What conclusions can we draw from the UN’s first water conference in 50 years?

The UN’s 2nd Water Conference in history concluded with a Water Action Agenda, an agreement that is non-binding but full of sustainability proposals
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The month of March 2024 will always be remembered in the history of water sustainability as the moment at which the first UN Water Conference in half a century was held. A conference focused on coming up with solutions to protect, sustainably manage, and assure universal access to water. What did it achieve? We tell you the details below.

What will I learn from this article?


How the UN Water Conference went

In the same way that carbon is a story of mitigation, water is a story of adaptation. Among the pollution, droughts and climate change – not to mention growing demographic pressure and consumer demand – the risks to which we are subjecting this resource continue to increase.

To try to find a solution, world leaders, civil society, corporations, and other interested parties met at the United Nations 2023 Water Conference held from 22 to 24 March at UN headquarters in New York.

The goal was clear: to assume ambitious commitments to tackle the global water crisis. The session, which coincided with World Water Day, was defined by the UN Secretary-General Antonio Guterres as “a crucial moment for national governments, local and regional authorities, companies, scientists, young people, civil society organizations and communities to join forces to design joint solutions destined to obtain clean water and sanitation for everyone, and invest in them.”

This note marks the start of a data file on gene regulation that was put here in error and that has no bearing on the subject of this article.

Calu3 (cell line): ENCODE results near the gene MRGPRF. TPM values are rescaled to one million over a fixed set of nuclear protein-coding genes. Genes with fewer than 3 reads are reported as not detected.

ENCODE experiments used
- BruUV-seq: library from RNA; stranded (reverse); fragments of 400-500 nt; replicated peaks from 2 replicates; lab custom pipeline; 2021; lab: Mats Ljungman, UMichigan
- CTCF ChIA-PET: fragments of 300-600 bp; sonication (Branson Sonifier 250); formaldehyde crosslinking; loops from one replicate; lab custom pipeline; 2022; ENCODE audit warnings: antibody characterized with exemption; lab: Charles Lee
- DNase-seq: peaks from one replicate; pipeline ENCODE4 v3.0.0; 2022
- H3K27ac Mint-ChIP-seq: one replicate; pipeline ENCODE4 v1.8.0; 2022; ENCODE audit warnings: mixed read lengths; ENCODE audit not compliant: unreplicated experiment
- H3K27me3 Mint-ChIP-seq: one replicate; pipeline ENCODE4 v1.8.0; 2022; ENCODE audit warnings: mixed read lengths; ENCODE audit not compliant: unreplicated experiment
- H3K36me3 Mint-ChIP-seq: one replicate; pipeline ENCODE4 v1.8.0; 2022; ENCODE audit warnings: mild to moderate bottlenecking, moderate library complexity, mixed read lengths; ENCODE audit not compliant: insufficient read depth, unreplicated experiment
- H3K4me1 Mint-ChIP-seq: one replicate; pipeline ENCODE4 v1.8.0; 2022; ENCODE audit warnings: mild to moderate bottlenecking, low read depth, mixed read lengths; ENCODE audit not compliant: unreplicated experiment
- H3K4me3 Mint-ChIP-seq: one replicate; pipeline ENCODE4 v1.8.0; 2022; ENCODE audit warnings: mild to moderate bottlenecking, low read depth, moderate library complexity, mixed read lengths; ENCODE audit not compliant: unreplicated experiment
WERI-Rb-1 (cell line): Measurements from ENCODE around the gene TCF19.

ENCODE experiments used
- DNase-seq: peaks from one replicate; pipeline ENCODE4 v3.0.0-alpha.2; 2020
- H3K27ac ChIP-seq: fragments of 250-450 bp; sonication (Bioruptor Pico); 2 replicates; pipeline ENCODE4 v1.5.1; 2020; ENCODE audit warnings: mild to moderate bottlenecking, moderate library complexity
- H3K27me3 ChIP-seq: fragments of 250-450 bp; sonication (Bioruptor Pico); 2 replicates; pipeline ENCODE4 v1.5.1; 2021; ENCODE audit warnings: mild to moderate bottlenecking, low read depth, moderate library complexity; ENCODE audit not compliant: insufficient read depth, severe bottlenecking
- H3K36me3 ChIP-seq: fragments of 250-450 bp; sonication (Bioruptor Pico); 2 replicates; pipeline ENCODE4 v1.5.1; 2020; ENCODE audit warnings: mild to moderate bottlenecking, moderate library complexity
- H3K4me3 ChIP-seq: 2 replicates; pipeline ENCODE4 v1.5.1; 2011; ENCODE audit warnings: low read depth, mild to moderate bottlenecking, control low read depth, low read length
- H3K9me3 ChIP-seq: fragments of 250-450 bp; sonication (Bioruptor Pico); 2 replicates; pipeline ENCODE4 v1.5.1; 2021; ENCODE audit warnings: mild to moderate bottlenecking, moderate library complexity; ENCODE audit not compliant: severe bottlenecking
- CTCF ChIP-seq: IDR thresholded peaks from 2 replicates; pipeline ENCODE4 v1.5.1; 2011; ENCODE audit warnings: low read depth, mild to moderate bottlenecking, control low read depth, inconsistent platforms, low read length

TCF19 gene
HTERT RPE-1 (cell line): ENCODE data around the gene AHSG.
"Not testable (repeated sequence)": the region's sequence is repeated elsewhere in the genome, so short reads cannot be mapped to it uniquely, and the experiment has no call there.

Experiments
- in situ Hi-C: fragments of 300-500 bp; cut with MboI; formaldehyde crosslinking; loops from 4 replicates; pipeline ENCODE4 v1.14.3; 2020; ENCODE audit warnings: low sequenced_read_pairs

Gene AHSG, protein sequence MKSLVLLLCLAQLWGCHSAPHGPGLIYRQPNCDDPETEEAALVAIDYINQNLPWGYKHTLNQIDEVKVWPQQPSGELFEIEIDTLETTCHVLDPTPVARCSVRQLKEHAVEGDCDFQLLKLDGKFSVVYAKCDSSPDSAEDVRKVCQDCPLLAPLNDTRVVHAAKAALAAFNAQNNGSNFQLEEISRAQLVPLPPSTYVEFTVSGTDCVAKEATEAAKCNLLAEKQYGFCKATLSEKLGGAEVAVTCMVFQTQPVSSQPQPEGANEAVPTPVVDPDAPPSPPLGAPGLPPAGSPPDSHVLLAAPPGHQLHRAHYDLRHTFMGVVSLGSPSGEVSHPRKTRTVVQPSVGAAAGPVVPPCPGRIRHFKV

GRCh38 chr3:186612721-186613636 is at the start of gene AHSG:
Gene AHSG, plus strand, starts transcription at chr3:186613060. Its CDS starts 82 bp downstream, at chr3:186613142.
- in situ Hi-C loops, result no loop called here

The Water Action Agenda, the plan for solving water problems

Water is a decisive factor for the Sustainable Development Goals and the health and prosperity of people and the planet. Progress on the objectives, however, and goals related to this resource can improve considerably.

Water demand is forecast to exceed supply by around 40% by the end of the decade. The climate crisis is also the water crisis. Changes in the hydrological cycle, rises in the sea level, climate catastrophes related to water – increasingly more intense and common – and water scarcity are just some of the consequences. Droughts, melting of ice, floods, intense rainfall, etc., are others. Global warming leaves highly visibly proof in its wake and it is easy to perceive how climate change affects the water cycle.


“Water demand is forecast to exceed supply by around 40% by the end of the decade”


Pollution also plays a decisive role in the scarcity of this resource. It is estimated that there are currently 3.6 billion people in the world living in areas of water scarcity for at least one month a year. According to the United Nations World Water Development Report, by 2050 this figure may have reached 4.8 to 5.7 billion.

Mr. Guterres highlighted four measures that should be taken to assure universal access to water:

  • Effective public policies and intergovernmental collaboration.
  • Massive investment in water and sanitation systems.
  • Guaranteed resilience of water-related infrastructure.
  • Support for innovative solutions promoting the conservation of the environment and water protection.

So, what did this translate into at the UN Water Conference? Into the Water Action Agenda. This is a plan that will try both to boost a set of actions with a future vision, such as the development of new, alternative, food systems to reduce the unsustainable use of water in agriculture, while launching a new global information system to guide plans and priorities to achieve the SDGs.

Of course, financing is an important part of the plan. General Assembly President Csaba Kőrösi said that USD 300 billion of funding promised to drive the transformative Water Action Agenda had the potential to unblock at least 1 trillion dollars in socioeconomic and ecosystem gains.

The result of this conference was not a legally-binding document, but it still turned a page in history by calling on governments and organizations across the world to move to action to protect water.